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Biodiversity and Conservation

, Volume 20, Issue 9, pp 1951–1971 | Cite as

Fisheries and trade of seahorses in Brazil: historical perspective, current trends, and future directions

  • Ierecê L. Rosa
  • Tacyana P. R. Oliveira
  • Frederico M. Osório
  • Luiz E. Moraes
  • André L. C. Castro
  • Glaura M. L. Barros
  • Rômulo R. N. Alves
Original Paper

Abstract

Seahorses (Hippocampus spp.) are globally threatened by overexploitation and habitat destruction; they are also regarded as susceptible to heavy exploitation due to some of their life-history traits. From an economic perspective, they are fishes with high monetary value and marketability. Seahorses are now listed in Appendix II of CITES (Convention on International Trade in Endangered Species of Wild Fauna and Flora), to ensure that the international trade is not detrimental to the survival of wild populations; the effectiveness evaluation of these international controls needs comparable monitoring data, including evaluation of spatial and temporal trends. This study assesses the seahorse trade in Brazil, aiming to detect trends in catch levels, volumes and prices. Our main findings were: the dried trade was unregulated, without formal records, and primarily domestic, although records of unreported exports existed; it was primarily sustained by incidental captures in trawl nets. The live seahorse trade was mainly destined for exports, and regulated through national quotas. Between 2002 and 2009, mean prices for dried seahorses ranged from US$1.06 ± 0.46 (level 1 traders) to US$2.78 ± 0.68 (end-sellers) each, while mean prices for each live seahorse traded on the domestic market (1997–2009) ranged from US$1.13 ± 0.02 (level 1 traders) to US$10.08 ± 1.71 (retailers). Mean declared export price (2006–2008) was 15.57 ± 10.87. Enhanced implementation of the CITES listing in Brazil will require further research, and additional measures to address both direct and indirect fishing pressure on seahorse populations.

Keywords

Brazil CITES National controls Seahorse fishery and trade Conservation 

Notes

Acknowledgments

The first author wishes to thank Julia Baum (University of California) and Amanda Vincent (Project Seahorse), for their support and encouragement. We thank PADI Foundation, and PROBIO/MMA/IBRD/GEF/CNPq for financial support which allowed the collection of data; CAPES (Coordenação de Aperfeiçoamento de Pessoal de Nível Superior) provided a Ph.D. scholarship to A. L. C. Castro and to T. P. R. Oliveira, CNPq (Conselho Nacional de Desenvolvimento Científico e Tecnológico) provided research fellowships to I. L. Rosa and to R. R. N. Alves. Thanks are also due to Henrique Anatole (IBAMA) for providing access to official trade records. Special thanks are due to Ana Torres and Luiz Fernando (CEPSUL), and Antônio P. Clerton (CEPENE), for their invaluable support, and to our great PROBIO partners: Mara N. Carvalho (MPA), Alesandra B. Birolo (Ekko Brasil), Maria Elisabeth Araújo (UFPE), Adrianne Barros (UEPB), and Cassiano Monteiro-Neto (UFF). Lastly, we would like to thank all those who made time to provide us with information on the seahorse trade: Claúdio L. S. Sampaio, José de Anchieta Nunes, and the many interviewees we met along the way.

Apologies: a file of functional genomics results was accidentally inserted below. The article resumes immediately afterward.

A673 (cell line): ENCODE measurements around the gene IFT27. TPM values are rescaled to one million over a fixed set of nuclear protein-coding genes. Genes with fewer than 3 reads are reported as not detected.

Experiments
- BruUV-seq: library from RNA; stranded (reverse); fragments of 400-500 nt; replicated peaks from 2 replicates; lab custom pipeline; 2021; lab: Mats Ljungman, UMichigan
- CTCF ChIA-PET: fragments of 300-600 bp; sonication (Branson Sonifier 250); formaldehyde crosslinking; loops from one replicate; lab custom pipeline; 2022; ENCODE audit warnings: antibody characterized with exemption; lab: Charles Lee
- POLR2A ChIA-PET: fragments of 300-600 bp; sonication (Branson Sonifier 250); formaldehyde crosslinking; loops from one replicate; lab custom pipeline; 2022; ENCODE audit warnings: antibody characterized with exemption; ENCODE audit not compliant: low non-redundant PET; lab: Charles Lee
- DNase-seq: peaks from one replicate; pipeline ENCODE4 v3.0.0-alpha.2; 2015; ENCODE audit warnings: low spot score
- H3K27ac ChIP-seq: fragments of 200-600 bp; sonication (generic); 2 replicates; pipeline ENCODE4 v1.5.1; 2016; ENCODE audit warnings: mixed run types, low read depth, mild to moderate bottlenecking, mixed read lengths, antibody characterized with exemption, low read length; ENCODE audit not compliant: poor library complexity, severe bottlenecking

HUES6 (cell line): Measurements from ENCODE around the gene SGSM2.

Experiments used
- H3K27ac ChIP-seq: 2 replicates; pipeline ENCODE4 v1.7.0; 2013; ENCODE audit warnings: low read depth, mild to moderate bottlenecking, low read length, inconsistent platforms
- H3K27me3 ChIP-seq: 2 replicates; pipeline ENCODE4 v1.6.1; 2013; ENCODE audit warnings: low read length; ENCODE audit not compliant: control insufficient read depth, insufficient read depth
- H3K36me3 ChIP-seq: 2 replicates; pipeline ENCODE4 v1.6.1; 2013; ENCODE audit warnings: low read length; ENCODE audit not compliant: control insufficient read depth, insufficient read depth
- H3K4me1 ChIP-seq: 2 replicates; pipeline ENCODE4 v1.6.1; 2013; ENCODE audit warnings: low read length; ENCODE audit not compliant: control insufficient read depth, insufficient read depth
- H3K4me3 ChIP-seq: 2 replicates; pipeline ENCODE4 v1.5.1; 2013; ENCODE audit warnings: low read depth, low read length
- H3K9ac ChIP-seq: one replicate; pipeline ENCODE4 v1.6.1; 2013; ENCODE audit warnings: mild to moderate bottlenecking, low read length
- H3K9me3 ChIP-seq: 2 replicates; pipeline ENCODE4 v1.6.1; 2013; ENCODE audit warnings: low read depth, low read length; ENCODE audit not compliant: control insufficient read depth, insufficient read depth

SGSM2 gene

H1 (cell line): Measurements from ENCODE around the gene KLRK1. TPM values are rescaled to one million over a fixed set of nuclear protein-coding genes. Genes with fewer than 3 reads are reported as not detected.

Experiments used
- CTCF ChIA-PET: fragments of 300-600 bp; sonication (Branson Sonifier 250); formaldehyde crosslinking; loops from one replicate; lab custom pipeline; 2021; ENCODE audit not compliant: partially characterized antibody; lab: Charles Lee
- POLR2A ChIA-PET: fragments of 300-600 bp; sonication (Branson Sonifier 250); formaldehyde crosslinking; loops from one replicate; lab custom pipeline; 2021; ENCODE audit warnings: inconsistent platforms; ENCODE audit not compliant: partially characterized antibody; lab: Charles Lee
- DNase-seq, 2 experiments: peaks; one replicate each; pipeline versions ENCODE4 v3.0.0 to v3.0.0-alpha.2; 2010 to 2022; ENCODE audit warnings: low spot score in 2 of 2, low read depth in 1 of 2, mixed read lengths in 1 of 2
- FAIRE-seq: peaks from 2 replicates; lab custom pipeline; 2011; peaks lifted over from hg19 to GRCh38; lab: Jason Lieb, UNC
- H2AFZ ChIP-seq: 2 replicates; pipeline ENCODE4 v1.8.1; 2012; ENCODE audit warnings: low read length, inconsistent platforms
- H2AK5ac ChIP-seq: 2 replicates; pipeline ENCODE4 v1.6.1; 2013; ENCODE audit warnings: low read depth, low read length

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Copyright information

© Springer Science+Business Media B.V. 2011

Authors and Affiliations

  • Ierecê L. Rosa
    • 1
  • Tacyana P. R. Oliveira
    • 1
  • Frederico M. Osório
    • 2
  • Luiz E. Moraes
    • 3
  • André L. C. Castro
    • 1
  • Glaura M. L. Barros
    • 4
  • Rômulo R. N. Alves
    • 5
  1. 1.Departamento de Sistemática e Ecologia, Centro de Ciências Exatas e da NaturezaUniversidade Federal da Paraíba (UFPB)João PessoaBrazil
  2. 2.Instituto Brasileiro do Meio Ambiente e dos Recursos Naturais Renováveis (IBAMA), Superintendência do Ibama no Rio Grande do NorteRio Grande do NorteBrazil
  3. 3.Instituto de Pesquisas Espaciais (INPE)São PauloBrazil
  4. 4.Instituto Brasileiro do Meio Ambiente e dos Recursos Naturais Renováveis (IBAMA), Superintendência do Ibama no CearáCearáBrazil
  5. 5.Departamento de BiologiaUniversidade Estadual da Paraíba (UEPB)ParaíbaBrazil

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